Cell Phones are not the only thing distracting Drivers

Drivers distracted by use of cell phones and other electronic devices have been widely documented and are now recognized as a leading cause of traffic accidents.  The Centers for Disease Control and Prevention (CDC) is one source of factual information regarding distracted driving.

Another source of fact-based information about traffic accidents related to distracted driving is the National Highway Traffic Safety Administration (PDF Download)  (NHTSA).

Weather is one thing that can cause a driver to be distracted (Public Domain Photo).

Many states have laws that limit the use of cell phones while driving.  The following summary bullets are from the Governors Highway Safety Association:

  • Handheld Cellphone Use: 22 states, D.C., Puerto Rico, Guam and the U.S. Virgin Islands prohibit all drivers from using handheld cellphones while driving. All are primary enforcement laws — an officer may cite a driver for using a handheld cellphone without any other traffic offense taking place.
  • All Cellphone Use: No state bans all cellphone use for all drivers, but 37 states and D.C. ban all cellphone use by novice drivers, and 23 states and D.C. prohibit it for school bus drivers.
  • Text Messaging: Washington was the first state to pass a texting ban in 2007. Currently, 48 states, D.C., Puerto Rico, Guam and the U.S. Virgin Islands ban text messaging for all drivers. All but three have primary enforcement. Of the two states without an all-driver texting ban, one prohibits text messaging by novice drivers.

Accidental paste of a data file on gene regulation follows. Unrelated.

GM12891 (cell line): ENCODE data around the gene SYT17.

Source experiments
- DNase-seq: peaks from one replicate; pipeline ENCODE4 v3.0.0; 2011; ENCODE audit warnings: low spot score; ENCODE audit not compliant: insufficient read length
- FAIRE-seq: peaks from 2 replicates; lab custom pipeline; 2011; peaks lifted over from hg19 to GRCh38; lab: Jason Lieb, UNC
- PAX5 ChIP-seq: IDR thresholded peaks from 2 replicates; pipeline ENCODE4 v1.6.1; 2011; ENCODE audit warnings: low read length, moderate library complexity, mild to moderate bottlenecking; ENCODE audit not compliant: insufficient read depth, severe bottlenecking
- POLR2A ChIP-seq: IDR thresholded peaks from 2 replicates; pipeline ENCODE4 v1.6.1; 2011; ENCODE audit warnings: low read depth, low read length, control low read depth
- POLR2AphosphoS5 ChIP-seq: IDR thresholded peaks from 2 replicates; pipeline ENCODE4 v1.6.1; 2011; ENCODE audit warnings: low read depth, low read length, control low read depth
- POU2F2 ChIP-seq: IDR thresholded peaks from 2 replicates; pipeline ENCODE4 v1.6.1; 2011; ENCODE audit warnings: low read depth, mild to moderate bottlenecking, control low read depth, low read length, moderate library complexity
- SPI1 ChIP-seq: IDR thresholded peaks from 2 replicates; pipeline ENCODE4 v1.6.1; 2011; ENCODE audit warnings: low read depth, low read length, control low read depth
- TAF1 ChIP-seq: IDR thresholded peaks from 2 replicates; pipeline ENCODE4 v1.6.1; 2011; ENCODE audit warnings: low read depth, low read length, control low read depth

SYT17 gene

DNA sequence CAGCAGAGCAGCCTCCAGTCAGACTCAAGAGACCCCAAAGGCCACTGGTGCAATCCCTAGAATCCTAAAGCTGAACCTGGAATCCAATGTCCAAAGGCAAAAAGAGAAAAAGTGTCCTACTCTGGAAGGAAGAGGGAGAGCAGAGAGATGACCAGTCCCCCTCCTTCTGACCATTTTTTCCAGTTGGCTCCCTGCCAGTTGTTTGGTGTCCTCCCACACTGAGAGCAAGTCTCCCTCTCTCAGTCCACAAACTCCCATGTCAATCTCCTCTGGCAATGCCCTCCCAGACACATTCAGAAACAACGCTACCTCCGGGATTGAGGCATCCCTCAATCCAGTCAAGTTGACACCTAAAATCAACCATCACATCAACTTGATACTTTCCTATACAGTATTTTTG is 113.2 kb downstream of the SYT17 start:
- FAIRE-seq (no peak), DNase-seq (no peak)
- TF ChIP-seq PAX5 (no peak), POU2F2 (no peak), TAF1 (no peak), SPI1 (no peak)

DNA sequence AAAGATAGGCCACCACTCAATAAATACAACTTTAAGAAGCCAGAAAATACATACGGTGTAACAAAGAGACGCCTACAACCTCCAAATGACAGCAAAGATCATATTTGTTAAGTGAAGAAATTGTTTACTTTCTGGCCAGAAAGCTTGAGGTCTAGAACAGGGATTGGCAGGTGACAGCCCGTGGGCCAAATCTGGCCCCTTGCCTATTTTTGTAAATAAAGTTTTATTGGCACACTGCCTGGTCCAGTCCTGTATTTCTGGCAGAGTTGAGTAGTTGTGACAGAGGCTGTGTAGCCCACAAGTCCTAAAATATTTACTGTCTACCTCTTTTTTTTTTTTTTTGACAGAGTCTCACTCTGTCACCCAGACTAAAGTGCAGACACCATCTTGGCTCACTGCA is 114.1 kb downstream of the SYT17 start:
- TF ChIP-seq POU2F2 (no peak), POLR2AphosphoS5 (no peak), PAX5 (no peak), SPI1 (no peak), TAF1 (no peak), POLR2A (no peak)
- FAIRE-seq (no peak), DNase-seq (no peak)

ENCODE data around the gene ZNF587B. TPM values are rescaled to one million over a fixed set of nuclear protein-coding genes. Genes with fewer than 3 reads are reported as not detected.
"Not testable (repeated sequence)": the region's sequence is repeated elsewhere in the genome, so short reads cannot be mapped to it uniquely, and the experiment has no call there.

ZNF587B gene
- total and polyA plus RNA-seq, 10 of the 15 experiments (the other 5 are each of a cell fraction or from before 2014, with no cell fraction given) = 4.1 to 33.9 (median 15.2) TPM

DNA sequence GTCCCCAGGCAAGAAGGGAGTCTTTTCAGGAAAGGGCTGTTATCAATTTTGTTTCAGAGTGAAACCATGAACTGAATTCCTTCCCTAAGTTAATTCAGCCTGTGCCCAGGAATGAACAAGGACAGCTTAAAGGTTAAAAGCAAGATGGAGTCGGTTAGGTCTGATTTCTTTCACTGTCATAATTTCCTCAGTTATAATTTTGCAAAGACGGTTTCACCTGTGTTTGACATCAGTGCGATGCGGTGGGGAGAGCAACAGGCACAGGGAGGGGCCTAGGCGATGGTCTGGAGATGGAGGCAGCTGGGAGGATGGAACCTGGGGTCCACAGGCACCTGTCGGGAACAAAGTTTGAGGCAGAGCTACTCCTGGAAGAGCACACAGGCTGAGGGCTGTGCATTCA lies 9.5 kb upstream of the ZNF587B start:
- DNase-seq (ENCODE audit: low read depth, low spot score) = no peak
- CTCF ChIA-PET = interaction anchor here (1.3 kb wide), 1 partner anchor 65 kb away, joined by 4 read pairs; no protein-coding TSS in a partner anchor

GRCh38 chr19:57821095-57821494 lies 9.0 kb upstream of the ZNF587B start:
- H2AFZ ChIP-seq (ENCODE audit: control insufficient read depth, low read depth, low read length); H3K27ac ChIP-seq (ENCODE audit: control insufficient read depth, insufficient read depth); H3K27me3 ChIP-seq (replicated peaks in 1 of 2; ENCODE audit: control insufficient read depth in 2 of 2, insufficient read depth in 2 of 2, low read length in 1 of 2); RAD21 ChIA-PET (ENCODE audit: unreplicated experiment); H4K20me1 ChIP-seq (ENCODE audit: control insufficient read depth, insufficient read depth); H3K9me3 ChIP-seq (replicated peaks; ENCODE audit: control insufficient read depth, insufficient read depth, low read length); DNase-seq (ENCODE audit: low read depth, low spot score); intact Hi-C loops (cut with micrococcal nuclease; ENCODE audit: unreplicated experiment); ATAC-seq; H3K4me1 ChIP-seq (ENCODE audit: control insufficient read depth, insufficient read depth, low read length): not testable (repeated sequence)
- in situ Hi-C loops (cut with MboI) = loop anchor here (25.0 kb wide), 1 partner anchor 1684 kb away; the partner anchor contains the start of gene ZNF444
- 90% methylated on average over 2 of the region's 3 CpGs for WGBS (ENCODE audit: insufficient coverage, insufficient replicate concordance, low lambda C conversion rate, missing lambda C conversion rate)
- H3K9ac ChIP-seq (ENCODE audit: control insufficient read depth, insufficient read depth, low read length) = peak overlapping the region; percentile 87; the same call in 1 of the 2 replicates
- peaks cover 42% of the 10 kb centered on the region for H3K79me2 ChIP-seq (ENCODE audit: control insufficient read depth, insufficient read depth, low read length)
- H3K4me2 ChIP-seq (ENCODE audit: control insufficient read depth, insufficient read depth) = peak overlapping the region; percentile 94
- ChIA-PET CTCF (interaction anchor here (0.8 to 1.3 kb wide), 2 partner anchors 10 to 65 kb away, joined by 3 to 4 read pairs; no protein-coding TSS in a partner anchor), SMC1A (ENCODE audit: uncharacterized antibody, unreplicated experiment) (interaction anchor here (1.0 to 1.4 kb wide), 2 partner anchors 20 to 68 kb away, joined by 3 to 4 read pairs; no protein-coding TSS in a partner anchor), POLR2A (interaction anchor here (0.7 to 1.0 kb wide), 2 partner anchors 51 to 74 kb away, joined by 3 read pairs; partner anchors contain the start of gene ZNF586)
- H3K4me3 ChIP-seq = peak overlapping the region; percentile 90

Talking, sending texts and e-mails from your phone while driving are not the only distractions to drivers and most of these other distractions are not regulated by States or the federal government.

Anything that takes your attention away from driving can be a distraction. Some examples of things that are common distractions for drivers include:

  • Getting lost
  • Eating
  • Drinking
  • Adjusting the radio, heater, or air conditioner
  • Picking up an object from the passenger seat
  • Smoking
  • Driving in heavy rain or snow
  • Listening to the radio
  • Checking the fuel level
  • Passengers adjusting radio, heater, or air conditioner
  • Fixed focus on something in your field of view
  • Applying make-up or combing your hair
  • Talking and listening to others in the car
  • Children in the car, particularly if they are fighting
  • Picking up a dropped object
  • Trying to put on or take off a sweater or jacket
  • Passing an accident
  • Using a GPS device
  • Reading a map
  • Reading a newspaper, book, or other material
  • Distracting animals in the vehicle
  • Passing an oncoming car with high beams on
  • Daydreaming
  • Watching the driver behind you in your rear-view mirror
  • Looking at what other drivers are doing
  • Reading Advertising/billboards

In addition to driving on public roads for work and pleasure, consider addressing and discussing distracted driving with operators of on-site equipment, large and small, in your Job Safety Analysis.

The Automobile Association of America (AAA) is a good source for additional information about distracted driving. One of the AAA articles, titled “ The Risks of Distracted Driving” is a brief article with a good definition of distracted driving and some good graphics that might be useful in your Job Safety Analysis meetings.  Another good source of information about distracted driving is EndDD.org.  The EndDD.org site also contains some very useful information for distracted driving refresher training and for use in building your Job Hazard Analysis.

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